Security Roundup: Secure SD-WAN, DDoS, Cybersecurity Games, F5-Equinix
SD-WAN has played a key role in many organizations’ digital transformations and demand has skyrocketed within the past few years.
However, this evolution brought with it the challenge of securing branch offices. This caught the attention of Check Point Software Technologies.
At Check Point’s CPX360 conference last week in Las Vegas, Aviv Abramovich, its head of security services product management, talked to us about how partnerships are key to Check Point bringing security to SD-WAN.
Check Point is working with SD-WAN vendors like Versa, VMware, Cisco, HPE, Citrix and others, and is cooperating with AT&T, Verizon and other carriers around the world to bring secure SD-WAN to their customers.
Check Point decided it wasn’t practical to develop its own secure SD-WAN, but to work with SD-WAN providers to add security, Abramovich said.
“There are companies out there that built intellectual property, invested a lot in developing really good products that I think would take several years for us to catch up to become a leader,” he said. “On the other hand, we are a leader in cybersecurity and I believe that any other SD-WAN company, if they want to provide service security, it would take them years as well to develop that expertise. So really the best, most practical thing for us to do with our customers is take the best of both worlds. The customers are expecting a solid, mature solution that is a leading solution in the industry, and from the customer [point of view], they don’t care that the security is coming from there and the networking is coming from there. As long as everything works together, as long as everything is solid and is a leading product, they’re happy.”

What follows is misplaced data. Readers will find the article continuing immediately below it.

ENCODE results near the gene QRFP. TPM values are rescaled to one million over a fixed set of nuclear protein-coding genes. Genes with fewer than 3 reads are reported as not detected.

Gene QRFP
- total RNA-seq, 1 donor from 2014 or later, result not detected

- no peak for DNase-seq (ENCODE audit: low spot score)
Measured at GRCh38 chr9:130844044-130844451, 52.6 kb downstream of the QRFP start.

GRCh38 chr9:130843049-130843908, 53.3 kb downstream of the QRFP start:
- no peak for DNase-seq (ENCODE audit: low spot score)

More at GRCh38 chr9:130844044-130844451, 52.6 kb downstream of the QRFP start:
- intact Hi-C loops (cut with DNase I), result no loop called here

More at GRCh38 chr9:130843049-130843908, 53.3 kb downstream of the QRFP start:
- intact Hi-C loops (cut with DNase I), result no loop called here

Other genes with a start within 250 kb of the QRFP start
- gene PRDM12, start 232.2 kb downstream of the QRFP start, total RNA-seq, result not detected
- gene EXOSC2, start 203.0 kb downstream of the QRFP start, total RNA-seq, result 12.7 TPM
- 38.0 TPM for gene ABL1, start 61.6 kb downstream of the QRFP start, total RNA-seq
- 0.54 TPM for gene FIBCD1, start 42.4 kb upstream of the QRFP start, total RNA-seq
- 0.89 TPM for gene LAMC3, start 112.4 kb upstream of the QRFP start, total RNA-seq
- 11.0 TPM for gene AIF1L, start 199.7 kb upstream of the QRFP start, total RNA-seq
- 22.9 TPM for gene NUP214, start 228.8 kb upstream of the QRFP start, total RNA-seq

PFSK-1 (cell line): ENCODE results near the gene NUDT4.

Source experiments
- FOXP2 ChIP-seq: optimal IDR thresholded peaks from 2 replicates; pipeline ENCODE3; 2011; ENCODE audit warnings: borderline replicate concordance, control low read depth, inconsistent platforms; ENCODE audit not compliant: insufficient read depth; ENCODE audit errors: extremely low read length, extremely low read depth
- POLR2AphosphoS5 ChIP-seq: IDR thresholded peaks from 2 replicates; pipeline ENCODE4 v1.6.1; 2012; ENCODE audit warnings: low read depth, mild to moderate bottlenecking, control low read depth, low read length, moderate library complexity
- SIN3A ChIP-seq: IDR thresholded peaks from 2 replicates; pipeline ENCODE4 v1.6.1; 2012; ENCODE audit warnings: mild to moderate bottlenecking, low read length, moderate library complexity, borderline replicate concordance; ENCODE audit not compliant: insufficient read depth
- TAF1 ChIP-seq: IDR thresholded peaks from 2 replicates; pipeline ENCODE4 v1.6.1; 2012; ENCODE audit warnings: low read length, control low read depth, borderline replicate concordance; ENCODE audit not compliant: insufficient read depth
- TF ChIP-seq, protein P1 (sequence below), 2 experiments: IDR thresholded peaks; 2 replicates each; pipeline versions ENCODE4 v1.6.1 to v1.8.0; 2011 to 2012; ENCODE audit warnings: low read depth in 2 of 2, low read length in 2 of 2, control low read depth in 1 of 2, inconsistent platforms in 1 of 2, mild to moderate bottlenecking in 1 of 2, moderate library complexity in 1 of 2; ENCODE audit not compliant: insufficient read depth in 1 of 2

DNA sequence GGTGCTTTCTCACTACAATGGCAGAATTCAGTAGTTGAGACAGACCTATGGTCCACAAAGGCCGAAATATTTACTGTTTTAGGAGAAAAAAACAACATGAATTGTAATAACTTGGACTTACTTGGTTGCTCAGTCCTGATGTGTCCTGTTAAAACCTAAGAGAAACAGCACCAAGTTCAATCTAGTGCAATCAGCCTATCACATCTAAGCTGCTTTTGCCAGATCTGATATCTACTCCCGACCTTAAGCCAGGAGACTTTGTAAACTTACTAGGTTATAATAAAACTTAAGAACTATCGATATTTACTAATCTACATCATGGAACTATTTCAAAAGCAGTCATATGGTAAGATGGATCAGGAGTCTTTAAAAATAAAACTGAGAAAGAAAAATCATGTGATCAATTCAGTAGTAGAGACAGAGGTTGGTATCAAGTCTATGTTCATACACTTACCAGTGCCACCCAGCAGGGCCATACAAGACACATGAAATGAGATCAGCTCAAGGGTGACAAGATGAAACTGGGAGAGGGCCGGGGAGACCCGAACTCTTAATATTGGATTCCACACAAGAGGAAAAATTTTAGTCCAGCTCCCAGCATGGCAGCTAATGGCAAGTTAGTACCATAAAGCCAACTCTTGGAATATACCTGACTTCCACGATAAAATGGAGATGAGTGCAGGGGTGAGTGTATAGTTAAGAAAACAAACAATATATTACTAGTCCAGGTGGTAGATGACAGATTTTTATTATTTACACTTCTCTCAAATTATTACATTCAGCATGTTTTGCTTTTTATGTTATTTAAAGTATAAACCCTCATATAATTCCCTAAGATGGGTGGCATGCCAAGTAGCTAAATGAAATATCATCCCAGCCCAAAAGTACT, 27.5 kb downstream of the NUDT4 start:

Demand for SD-WAN has mounted as organizations move to the cloud and “you need to think differently on how your IT or your networking is connected,” Abramovich said.
“It doesn’t make sense to … go through the data center out to the internet,” he said. “You say, ‘OK, the branch is here, Oracle is there, let’s connect them directly. It makes more sense. I can remove my MPLS maybe altogether and save myself a lot of money in the process. And it’s more efficient because I only consume what I really need out of those cloud services, and I actually keep better service to my customers.’ They use the latest software, always the latest software, it’s always available, it’s close by, and the functionality is much better than if you were to go through the data center.”
Check Point has rolled out a cloud-based SD-WAN network security as a service, and is integrating security as a virtual machine that runs inside the SD-WAN router.
“We have two different concepts, and even the same customer might use both of them in different locations,” Abramovich said. “One of them is to rely on cloud security so you don’t have to install a physical device; I can just get that little SD-WAN device to talk to my cloud service the same way it talks to Office 365. The other option is with a virtual instance. So sometimes cloud is not an option. You might have some regions where it’s really hard to service with a cloud service. It might be far away, some regions in South America and in Africa, some of the Far East countries also don’t have a good cloud infrastructure that you can build inside of them. So for them it makes sense to use a different type of solution or architecture.”
All of this spells …